November 28, 2017, Tuesday
“I agree with both sides in some ways. I can see the Pope’s point that the Church should be a ‘field hospital’ for wounded souls — hasn’t the Church always been this?… What bothers me is the lack of communication. Lack of communication fuels suspicion, which makes things worse, at a time when unity is needed more than ever. It seems the Church should be doing both with equal fervor — being a hospital for the soul and militant on all other fronts — the two are not incompatible.” —Linda Smith, an American reader of this newsflash, in an email to me earlier today
“The two are not incompatible”
This letter is written in the context of “Giving Tuesday” in the United States.
On the first Tuesday after Thanksgiving, it has become customary in the US for people to make a gift to a project or charity they would like to support.
We at Inside the Vatican magazine try our best to examine issues not from one side, or perspective, but by shining a light on the truth wherever it may be found, with both reason and grace, not on one “side” or the other. I try to continue with this same balance in the Moynihan Letters — my letters on the Church and the world today — the letter you are reading.
So, if you would like to support the work of Inside the Vatican magazine and the Moynihan Letters, please do so by going to this link. Even $10 or $25 or $50 will help us. More would (of course) help us more.
Continuing monthly gifts are especially appreciated, even if quite small. Even $2 per month turns into a helpful $24 per year, and $5 per month turns into a very helpful $60 a year. Such “continuing gifts” help our planning greatly.
So, if you would like to support us, please do so today: link.
And here below may be a reason to do so.
These letters may be of help in the current situation of the Church.
My letter yesterday focused on Cardinal Gerhard Mueller’s interview in the Sunday November 26 edition of Corriere della Sera in Italy. I translated the interview into English.
Mueller suggested that Pope Francis might profitably consider expanding the striking image of “field hospital” he has been using to describe the work and mission of the Church.
Mueller proposed introducing, as an organizing idea for the present mission and work of the Church, the idea of the Church being a spiritual “Silicon Valley” — an immense, global community of diverse people able to engage the world’s largely post-Christian culture effectively, intelligently and charitably, with technical skill and genius, on every issue of importance to modern society in order to reduce the number of wounds to souls who then come to the Church as to a “field hospital” for urgent care.
I received the following thoughtful response from a reader:
“This is fascinating for so many reasons. I agree with both sides is some ways.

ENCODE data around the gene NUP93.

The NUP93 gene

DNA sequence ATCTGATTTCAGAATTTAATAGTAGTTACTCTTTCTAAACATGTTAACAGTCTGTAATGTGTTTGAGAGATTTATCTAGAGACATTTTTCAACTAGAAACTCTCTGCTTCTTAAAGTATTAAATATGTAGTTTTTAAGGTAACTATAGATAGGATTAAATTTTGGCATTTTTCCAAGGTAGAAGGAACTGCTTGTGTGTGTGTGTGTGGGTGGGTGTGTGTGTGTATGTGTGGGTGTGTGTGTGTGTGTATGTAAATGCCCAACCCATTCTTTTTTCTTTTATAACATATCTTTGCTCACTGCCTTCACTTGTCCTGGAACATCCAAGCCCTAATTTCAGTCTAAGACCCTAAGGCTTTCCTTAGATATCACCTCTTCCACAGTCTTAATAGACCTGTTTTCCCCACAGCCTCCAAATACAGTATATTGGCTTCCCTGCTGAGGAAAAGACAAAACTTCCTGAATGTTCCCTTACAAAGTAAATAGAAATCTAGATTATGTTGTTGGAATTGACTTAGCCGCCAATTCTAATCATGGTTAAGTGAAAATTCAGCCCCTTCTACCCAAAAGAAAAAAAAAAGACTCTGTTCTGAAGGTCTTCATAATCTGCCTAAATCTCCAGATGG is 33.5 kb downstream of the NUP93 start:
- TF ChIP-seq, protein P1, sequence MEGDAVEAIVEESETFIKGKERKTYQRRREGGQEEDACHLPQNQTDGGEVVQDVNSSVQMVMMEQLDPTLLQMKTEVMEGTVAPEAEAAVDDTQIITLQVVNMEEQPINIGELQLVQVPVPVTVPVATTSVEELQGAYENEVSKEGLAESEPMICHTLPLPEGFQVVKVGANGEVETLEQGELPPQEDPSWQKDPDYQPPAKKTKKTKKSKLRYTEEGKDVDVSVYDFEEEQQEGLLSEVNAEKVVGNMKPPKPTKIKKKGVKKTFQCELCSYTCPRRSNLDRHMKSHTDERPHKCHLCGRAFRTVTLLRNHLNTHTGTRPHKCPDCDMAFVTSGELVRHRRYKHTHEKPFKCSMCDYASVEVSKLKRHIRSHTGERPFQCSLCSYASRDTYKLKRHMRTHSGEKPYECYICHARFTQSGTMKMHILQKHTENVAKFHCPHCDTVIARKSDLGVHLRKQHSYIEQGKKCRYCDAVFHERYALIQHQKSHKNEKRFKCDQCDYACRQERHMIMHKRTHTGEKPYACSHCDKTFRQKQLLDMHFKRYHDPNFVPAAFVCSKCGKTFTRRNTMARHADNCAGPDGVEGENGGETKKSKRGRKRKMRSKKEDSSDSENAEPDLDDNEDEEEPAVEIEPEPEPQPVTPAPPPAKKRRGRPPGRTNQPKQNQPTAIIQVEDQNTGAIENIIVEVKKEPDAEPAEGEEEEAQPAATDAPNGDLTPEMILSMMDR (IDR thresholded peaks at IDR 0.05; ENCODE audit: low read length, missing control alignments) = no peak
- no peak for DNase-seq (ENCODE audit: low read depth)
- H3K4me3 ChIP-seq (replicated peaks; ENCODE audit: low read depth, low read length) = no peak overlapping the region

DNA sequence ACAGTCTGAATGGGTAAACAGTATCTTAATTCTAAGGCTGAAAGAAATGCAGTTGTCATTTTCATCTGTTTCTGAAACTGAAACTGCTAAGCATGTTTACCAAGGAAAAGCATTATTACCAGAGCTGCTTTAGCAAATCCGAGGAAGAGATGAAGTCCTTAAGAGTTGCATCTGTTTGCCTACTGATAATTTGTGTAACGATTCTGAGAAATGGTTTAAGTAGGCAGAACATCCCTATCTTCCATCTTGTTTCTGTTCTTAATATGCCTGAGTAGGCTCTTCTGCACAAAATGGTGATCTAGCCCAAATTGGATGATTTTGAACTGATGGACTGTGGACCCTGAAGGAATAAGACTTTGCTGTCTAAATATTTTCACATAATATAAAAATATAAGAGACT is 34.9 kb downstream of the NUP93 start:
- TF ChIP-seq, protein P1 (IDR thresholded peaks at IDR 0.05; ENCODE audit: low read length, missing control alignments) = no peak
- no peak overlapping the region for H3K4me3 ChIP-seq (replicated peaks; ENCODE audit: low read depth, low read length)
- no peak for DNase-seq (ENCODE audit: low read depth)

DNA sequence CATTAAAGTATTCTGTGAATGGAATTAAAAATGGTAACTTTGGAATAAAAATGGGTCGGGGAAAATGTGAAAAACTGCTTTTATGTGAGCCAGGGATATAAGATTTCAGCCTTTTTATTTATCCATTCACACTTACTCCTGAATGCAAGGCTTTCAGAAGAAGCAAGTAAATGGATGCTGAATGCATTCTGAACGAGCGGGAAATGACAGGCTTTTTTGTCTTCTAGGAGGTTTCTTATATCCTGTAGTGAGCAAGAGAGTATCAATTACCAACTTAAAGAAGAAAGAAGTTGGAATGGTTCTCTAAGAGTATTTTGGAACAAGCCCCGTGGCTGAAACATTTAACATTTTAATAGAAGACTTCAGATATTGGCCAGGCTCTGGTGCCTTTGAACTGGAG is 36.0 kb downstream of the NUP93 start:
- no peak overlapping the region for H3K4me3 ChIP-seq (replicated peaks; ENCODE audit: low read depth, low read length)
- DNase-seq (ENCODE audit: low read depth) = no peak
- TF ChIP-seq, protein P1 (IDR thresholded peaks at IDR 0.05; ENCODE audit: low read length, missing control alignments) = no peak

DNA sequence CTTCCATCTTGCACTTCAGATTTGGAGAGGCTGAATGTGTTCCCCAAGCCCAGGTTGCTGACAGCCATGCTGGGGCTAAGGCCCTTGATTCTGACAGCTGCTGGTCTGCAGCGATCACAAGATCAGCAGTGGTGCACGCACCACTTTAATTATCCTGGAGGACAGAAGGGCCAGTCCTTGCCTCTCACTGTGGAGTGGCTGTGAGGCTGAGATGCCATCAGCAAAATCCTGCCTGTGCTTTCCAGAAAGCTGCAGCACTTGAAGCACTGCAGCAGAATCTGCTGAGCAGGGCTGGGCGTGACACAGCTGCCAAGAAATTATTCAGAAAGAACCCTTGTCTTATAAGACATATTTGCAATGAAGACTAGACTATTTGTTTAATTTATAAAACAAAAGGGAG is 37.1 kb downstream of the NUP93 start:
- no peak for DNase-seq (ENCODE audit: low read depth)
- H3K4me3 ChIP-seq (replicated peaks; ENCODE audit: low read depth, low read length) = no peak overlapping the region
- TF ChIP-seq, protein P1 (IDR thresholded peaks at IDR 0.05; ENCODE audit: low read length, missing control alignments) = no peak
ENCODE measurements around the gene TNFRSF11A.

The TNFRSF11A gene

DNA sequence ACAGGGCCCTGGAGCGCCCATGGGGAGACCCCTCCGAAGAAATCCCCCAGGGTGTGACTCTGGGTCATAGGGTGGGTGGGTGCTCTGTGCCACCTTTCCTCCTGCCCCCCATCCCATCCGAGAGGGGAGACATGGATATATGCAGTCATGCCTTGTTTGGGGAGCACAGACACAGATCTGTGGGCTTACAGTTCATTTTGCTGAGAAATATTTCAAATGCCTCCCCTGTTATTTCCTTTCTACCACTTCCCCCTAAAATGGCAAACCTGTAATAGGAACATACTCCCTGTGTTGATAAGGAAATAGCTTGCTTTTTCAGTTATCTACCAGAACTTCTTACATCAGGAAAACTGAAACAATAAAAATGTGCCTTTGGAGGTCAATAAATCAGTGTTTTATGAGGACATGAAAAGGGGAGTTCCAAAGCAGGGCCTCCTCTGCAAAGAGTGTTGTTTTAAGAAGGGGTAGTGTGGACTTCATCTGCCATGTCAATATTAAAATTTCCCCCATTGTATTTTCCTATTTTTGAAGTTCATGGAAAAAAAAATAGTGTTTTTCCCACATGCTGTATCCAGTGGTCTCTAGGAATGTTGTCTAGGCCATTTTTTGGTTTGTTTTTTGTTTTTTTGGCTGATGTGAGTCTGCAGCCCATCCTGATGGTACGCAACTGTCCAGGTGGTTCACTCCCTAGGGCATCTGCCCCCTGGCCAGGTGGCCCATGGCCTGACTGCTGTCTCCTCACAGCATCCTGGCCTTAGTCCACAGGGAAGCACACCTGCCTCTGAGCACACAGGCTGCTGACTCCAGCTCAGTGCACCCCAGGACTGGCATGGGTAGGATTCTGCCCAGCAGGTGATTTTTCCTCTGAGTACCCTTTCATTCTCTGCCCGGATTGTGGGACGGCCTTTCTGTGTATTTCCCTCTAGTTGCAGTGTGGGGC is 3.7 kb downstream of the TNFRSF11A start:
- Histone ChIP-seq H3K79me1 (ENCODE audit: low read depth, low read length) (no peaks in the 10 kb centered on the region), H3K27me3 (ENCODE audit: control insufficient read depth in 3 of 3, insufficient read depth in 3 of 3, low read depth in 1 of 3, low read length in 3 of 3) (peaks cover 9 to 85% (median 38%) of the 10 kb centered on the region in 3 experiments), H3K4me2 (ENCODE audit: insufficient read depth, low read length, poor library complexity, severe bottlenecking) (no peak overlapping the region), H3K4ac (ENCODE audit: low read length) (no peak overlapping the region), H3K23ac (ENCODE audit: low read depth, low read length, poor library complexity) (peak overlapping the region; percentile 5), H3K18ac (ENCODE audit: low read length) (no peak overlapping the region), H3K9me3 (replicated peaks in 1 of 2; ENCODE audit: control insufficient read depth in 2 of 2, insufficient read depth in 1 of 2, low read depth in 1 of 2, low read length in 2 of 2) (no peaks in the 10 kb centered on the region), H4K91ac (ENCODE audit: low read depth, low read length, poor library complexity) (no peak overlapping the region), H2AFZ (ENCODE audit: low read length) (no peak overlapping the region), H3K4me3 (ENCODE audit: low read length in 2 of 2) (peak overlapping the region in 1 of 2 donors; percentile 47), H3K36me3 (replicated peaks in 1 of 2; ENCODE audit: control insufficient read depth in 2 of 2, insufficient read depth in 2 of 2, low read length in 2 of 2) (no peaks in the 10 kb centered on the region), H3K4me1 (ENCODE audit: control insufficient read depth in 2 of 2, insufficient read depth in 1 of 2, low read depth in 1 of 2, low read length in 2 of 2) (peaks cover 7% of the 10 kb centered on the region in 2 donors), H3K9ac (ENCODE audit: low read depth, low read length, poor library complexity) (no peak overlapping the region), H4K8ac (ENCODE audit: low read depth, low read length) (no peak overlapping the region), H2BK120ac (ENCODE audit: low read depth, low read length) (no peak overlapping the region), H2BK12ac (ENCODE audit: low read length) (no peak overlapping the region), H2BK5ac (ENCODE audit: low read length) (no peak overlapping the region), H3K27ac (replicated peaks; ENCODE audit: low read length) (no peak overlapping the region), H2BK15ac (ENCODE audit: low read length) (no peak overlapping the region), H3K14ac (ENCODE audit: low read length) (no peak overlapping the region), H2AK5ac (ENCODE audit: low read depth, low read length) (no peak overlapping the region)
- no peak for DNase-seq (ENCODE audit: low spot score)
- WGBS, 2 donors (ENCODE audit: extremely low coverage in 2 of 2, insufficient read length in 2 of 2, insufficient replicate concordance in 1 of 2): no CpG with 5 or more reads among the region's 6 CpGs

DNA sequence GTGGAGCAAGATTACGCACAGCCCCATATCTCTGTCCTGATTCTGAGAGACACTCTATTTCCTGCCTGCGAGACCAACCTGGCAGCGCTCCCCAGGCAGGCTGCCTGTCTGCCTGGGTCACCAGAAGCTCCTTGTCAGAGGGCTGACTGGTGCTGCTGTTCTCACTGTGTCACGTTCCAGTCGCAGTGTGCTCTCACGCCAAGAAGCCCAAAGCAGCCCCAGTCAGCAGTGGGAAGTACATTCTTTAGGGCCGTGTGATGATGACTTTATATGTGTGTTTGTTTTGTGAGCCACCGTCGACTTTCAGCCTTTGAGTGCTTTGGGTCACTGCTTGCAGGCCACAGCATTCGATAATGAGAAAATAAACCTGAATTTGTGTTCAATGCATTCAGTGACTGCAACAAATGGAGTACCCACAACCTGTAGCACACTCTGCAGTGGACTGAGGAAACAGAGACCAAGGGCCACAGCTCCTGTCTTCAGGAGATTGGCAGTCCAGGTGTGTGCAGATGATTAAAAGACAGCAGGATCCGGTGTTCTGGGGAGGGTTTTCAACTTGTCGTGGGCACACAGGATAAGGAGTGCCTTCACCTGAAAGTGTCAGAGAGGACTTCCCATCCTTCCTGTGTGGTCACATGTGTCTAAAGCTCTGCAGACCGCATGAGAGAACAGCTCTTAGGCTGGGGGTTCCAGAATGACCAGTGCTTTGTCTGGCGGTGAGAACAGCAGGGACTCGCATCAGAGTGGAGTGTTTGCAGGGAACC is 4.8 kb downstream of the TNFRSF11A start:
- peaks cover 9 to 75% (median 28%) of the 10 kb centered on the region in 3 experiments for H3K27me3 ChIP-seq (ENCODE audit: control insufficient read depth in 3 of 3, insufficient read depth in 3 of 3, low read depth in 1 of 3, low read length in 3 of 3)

“I can see the Pope’s point to be a hospital for wounded souls — hasn’t the Church always been this?
“It seems he wants to embrace the many, and maybe understands on a deeper level that the ‘real’ enemy is increasing in the world, and the Pope is trying to save souls.
“But what bothers me is the lack of communication, the dismissal of dedicated priests at top levels with no conversation, and the questions that still hang out there by many going unanswered about some of the Pope’s policies and views.
“Lack of communication fuels suspicion which makes things worse, at a time when unity is needed more than ever.
“It seems the Church should be doing both with equal fervor, being a hospital for the soul and a militant on all other fronts — the two are not incompatible.
“You made an excellent observation on what Mueller is proposing that has given me much to reflect upon: ‘Mueller’s proposal is a cultural, philosophical, literary and artistic battle, a battle for the souls of men and women, where the weapons are not guns and cannons, but articles and talks and homilies and, perhaps, even internet newsletters.’
“The war of words has never been more dangerous — the speed of instant messaging, social media and its ability to reach masses in lightning speed can be for good or evil. We are witnessing words being twisted to mean other things, as well as definitions such as marriage. It’s to the point that you can lose your job, or be shunned by your peers, or even silenced and not allowed to speak at all, like on college campuses, if you have a different opinion.
“I agree with you that counteracting the evil tide that has permeated social media, the mainstream media, college professors and on and on is an urgent and very difficult task. Yet it is a key part of being a ‘foot soldier’ for the good.
“Thanks for your excellent writing. I found your magazine in a client’s house (I’m a property manager). I confess I snagged it (it was old) with the two Popes on the cover and read every page. I can’t afford the subscription, but I am happy to get your emails.”
—Linda Smith, [email protected]
I would like to increase my efforts in this “war of words,” to help “counteract the evil tide” in the social media that Linda mentions, and to help the level of communication within the Church.
The Church can be both the “field hospital” Francis wishes her to be, and the “Silicon Valley” Cardinal Mueller would like her to be.
The two are not incompatible.
(to be continued)